The Pale Blue Eye
Director: Scott Cooper
Writer: Scott Cooper
Based on: Louis Bayard‘s novel
Cast: Christian Bale, Harry Melling, Simon McBurney, Timothy Spall, Toby Jones, Harry Lawtey, Fred Hechinger, Joey Brooks, Charlotte Gainsbourg, Lucy Boynton, Robert Duvall, Gillian Anderson
Seen on: 23.3.2023
Content note: (mention of) rape
Augustus Landor (Christian Bale) had a successful career as a detective, but he has since withdrawn to live a remote life. But when a cadet dies under mysterious circumstances at the military academy not far from him, he is asked to investigate the murder. He makes little headway at first, but there is one cadet who seems as interested in finding out who the killer is – Edgar Allan Poe (Harry Melling). Enlisting Poe’s help to get some inside information on the cadets, Landor starts to get somewhere.
The Pale Blue Eye is a decent historical crime movie, but it is not quite good enough to convince me – a non-fan of the genre. If this is more up your alley, I’m pretty sure you’ll enjoy it, though.
I think it’s quite interesting that Poe inspired more than one person to make him a detective – I don’t think that there is much basis in fact for that particular spin on things. Contrary to The Raven, The Pale Blue Eye is a pretty decent movie, though. And according to the Poe Museum, Melling does a pretty decent job of portraying Poe, so there’s definitely that.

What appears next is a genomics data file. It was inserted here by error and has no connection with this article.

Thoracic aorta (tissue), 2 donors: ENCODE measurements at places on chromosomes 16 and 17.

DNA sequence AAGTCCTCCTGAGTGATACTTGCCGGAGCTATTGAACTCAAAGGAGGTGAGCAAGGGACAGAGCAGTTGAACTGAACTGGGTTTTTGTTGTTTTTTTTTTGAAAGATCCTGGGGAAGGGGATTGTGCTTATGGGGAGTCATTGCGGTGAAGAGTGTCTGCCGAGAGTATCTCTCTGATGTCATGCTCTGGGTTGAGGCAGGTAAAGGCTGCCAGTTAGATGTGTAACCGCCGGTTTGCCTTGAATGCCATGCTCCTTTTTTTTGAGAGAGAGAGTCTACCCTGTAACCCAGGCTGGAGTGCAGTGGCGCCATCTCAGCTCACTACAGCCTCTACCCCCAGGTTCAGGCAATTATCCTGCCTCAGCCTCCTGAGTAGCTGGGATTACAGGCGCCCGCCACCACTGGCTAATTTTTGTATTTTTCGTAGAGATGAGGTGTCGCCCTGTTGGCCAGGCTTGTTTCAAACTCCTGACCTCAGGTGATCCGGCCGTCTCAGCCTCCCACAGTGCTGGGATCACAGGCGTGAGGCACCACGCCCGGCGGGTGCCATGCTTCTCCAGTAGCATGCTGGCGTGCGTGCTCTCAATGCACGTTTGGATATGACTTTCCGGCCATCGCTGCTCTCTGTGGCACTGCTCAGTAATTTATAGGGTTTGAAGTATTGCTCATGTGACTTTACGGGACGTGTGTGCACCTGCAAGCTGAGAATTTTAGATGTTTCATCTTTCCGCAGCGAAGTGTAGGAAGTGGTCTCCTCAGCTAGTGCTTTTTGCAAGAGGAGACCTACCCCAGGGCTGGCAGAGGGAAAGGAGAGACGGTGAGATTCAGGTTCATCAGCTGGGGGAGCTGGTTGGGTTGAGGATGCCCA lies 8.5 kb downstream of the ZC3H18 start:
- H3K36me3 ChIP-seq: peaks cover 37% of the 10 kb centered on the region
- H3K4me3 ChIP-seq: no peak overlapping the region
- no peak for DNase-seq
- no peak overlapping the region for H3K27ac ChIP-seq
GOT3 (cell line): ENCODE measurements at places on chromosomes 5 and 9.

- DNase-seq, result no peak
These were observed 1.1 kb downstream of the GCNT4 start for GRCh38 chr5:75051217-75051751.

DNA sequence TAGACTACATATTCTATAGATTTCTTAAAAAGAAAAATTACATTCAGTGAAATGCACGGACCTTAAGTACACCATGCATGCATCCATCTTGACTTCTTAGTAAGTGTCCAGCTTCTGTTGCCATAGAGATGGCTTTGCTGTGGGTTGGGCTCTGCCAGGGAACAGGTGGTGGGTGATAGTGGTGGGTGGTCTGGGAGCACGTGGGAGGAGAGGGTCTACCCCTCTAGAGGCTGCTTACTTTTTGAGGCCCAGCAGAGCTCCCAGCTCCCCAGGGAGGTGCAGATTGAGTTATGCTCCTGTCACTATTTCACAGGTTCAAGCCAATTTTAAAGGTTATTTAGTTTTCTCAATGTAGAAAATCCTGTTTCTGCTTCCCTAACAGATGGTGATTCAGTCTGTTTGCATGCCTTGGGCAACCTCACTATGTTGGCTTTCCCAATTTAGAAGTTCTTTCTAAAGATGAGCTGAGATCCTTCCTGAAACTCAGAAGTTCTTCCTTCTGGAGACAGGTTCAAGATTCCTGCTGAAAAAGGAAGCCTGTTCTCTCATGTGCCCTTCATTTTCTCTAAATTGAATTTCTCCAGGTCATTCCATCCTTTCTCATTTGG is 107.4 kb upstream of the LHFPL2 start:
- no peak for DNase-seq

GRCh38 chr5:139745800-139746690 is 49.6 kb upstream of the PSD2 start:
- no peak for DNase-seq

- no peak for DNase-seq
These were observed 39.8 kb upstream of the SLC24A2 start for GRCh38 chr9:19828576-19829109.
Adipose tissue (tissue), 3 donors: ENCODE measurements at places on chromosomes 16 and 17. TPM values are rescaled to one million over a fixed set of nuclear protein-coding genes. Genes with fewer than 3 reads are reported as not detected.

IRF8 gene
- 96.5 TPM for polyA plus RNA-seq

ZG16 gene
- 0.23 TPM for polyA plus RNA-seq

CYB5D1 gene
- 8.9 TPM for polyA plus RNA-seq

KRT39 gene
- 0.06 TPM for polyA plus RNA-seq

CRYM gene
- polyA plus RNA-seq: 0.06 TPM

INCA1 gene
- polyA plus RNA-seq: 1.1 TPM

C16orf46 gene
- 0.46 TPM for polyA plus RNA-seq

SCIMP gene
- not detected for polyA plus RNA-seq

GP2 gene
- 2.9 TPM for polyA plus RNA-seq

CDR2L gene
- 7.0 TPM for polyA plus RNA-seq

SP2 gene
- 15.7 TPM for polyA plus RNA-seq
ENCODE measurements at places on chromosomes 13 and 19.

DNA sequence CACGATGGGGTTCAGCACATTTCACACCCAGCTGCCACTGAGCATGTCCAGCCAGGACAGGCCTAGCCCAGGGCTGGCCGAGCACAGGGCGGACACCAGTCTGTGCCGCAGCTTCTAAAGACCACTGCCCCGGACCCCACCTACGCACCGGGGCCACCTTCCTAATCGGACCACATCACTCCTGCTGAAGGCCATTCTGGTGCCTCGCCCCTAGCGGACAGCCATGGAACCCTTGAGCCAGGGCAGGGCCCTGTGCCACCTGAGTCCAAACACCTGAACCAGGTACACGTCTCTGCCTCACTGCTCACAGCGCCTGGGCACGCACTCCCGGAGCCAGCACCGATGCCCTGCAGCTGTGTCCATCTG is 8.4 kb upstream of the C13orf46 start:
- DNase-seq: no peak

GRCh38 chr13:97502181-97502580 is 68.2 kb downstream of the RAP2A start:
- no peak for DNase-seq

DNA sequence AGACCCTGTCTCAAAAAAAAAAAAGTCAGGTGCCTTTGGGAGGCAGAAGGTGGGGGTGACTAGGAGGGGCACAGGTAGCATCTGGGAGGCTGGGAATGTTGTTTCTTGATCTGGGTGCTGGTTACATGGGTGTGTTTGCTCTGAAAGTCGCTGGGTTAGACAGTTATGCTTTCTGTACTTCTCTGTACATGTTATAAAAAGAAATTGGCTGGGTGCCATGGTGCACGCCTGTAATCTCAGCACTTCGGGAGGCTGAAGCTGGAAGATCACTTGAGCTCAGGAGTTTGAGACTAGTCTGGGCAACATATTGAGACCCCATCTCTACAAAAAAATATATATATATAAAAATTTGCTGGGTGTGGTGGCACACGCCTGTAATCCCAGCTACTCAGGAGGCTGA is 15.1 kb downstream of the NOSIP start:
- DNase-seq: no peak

Personally, I was a little disappointed, though. I watched the film mostly for Christian Bale (since I didn’t know that Gillian Anderson was in it – when I saw that, I also watched it for her), and Landor takes a back seat to Poe pretty quickly. Probably not surprising, but I still would have liked the film to stick with Landor more, especially since Bale gave him a rather unusual for this type of role warmth and humor that I found extremely engaging.
For a good while, the plot kept me interested, although I had to keep rolling my eyes at the perfunctory inclusion of the few women there are in the film. But when it came to the solution of it all, the film lost me, and not just a little. Not only is a woman’s tragedy used as a male backstory yet again, but the revelations didn’t make much sense to me. The film seems to want to surprise us a little too much, forgetting that it should consider the story from all perspectives, not just the audience’s.
I assume that genre fans will maybe fall more into the rhythm of the story, and maybe not mind the tropey ending all that much. But I couldn’t really look past it, so I can give the film a middling grade only.
Summarizing: it’s okay.